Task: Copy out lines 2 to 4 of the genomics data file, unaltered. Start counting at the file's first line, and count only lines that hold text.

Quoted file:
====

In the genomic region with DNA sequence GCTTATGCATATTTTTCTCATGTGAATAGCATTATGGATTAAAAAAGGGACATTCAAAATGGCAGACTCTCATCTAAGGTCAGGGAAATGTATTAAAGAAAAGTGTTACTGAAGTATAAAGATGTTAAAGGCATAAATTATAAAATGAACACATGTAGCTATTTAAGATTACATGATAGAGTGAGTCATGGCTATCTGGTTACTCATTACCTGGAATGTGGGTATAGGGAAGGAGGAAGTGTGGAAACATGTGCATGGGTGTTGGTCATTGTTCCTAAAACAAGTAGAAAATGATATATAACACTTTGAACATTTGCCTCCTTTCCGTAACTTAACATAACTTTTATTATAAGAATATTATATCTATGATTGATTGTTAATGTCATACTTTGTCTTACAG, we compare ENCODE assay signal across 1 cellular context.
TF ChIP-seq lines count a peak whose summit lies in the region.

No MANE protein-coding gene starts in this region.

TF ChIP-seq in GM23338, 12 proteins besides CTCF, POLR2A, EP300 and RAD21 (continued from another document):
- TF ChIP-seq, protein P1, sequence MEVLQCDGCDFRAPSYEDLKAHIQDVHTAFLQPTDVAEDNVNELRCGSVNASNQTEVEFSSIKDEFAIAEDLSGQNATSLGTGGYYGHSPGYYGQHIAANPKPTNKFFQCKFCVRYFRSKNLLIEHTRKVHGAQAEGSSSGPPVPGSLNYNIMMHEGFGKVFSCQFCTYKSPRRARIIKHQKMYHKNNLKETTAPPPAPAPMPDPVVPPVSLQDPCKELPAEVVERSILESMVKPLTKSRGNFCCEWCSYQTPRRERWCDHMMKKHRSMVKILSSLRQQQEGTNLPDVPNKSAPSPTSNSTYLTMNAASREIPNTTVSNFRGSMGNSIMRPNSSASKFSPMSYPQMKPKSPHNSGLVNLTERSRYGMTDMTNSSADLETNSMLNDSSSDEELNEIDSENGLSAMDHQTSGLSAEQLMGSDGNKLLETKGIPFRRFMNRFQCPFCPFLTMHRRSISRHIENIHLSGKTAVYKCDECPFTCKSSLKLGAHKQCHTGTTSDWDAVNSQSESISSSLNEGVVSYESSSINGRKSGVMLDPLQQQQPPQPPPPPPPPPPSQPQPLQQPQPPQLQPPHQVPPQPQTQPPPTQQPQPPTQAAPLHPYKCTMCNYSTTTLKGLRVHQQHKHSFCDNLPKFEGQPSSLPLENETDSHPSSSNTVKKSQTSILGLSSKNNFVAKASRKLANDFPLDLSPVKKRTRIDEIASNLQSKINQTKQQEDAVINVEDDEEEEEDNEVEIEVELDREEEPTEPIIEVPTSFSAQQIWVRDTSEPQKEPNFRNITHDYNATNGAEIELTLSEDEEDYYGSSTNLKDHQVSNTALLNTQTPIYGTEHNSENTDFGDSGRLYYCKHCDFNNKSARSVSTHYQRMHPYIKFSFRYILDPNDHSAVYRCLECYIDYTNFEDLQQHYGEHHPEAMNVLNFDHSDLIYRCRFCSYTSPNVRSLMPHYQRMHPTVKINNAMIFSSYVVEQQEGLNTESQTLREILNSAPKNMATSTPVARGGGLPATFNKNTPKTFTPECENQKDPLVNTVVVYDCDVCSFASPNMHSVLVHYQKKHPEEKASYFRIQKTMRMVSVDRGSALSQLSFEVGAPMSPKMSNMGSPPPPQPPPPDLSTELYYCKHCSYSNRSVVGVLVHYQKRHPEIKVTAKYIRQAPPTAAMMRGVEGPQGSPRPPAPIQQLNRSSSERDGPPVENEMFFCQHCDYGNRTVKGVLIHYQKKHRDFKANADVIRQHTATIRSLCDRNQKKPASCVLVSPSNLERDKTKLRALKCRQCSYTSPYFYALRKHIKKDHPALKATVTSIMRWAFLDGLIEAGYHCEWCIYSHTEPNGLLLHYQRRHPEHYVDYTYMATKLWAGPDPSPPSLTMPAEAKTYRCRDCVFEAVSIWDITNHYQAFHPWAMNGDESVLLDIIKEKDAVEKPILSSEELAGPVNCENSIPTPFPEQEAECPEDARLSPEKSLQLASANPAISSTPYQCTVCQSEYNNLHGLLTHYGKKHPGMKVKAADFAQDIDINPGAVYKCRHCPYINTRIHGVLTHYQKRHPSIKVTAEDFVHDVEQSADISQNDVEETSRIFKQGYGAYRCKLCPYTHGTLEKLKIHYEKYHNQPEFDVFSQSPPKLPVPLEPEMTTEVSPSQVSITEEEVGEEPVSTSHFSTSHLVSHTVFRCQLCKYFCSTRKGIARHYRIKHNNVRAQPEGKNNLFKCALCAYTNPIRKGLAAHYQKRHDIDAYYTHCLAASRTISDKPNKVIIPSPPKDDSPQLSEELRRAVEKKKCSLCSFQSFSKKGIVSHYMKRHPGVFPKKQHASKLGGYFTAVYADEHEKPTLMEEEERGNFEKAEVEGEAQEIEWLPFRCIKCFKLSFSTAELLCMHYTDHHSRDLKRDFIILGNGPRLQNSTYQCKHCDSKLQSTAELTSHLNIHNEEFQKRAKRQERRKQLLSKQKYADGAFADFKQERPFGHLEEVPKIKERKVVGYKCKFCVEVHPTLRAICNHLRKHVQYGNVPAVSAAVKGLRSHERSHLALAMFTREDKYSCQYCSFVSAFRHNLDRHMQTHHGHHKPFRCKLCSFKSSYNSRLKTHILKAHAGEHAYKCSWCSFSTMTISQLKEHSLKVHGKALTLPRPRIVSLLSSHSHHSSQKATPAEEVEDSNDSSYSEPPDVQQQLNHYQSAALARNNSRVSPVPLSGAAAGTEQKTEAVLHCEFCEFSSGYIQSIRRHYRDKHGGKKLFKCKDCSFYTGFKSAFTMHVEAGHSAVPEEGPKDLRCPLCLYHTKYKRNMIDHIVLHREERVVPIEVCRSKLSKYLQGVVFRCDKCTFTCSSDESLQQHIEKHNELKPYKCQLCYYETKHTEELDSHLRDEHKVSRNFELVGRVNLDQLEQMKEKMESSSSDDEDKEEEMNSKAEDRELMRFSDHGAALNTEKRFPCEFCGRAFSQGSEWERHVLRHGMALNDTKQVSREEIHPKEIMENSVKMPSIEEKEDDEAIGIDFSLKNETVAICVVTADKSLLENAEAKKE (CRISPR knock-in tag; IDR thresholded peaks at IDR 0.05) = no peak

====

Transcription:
TF ChIP-seq lines count a peak whose summit lies in the region.

No MANE protein-coding gene starts in this region.

TF ChIP-seq in GM23338, 12 proteins besides CTCF, POLR2A, EP300 and RAD21 (continued from another document):